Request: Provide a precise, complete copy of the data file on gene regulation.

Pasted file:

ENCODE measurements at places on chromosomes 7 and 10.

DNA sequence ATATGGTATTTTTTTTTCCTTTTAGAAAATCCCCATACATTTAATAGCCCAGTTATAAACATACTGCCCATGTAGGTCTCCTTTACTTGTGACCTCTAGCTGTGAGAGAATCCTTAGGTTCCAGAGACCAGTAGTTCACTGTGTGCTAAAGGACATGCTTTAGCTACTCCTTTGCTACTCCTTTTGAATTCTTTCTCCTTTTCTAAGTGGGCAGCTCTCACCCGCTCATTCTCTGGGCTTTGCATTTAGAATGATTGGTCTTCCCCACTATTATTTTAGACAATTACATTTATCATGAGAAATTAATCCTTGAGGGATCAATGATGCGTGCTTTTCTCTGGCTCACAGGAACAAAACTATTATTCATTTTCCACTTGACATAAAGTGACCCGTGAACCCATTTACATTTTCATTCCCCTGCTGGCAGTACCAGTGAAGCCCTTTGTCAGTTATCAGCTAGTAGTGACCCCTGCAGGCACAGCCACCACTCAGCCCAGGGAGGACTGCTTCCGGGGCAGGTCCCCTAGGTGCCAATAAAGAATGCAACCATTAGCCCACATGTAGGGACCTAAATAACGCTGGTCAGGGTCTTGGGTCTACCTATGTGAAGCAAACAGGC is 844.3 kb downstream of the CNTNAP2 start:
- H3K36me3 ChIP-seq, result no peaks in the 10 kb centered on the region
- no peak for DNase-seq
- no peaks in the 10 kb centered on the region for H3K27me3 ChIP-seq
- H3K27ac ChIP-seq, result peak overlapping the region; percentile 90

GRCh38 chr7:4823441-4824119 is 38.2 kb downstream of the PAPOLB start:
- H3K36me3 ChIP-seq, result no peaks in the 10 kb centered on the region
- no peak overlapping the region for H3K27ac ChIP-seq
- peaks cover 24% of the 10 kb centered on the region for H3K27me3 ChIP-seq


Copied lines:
ENCODE measurements at places on chromosomes 7 and 10.

DNA sequence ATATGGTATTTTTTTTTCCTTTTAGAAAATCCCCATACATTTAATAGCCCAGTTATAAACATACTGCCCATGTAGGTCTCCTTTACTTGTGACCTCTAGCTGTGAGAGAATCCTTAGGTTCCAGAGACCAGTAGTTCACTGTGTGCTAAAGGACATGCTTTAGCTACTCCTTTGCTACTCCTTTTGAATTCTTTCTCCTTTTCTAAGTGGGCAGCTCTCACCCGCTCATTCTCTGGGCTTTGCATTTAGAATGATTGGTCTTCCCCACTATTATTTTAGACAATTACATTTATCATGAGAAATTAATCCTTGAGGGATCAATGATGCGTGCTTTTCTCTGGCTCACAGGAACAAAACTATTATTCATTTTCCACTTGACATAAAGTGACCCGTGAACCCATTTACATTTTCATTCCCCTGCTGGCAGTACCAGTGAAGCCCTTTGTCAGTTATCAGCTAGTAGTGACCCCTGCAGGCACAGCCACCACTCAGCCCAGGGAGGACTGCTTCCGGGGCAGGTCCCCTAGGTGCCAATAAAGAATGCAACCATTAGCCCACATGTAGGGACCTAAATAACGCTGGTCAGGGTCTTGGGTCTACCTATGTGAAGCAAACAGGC is 844.3 kb downstream of the CNTNAP2 start:
- H3K36me3 ChIP-seq, result no peaks in the 10 kb centered on the region
- no peak for DNase-seq
- no peaks in the 10 kb centered on the region for H3K27me3 ChIP-seq
- H3K27ac ChIP-seq, result peak overlapping the region; percentile 90

GRCh38 chr7:4823441-4824119 is 38.2 kb downstream of the PAPOLB start:
- H3K36me3 ChIP-seq, result no peaks in the 10 kb centered on the region
- no peak overlapping the region for H3K27ac ChIP-seq
- peaks cover 24% of the 10 kb centered on the region for H3K27me3 ChIP-seq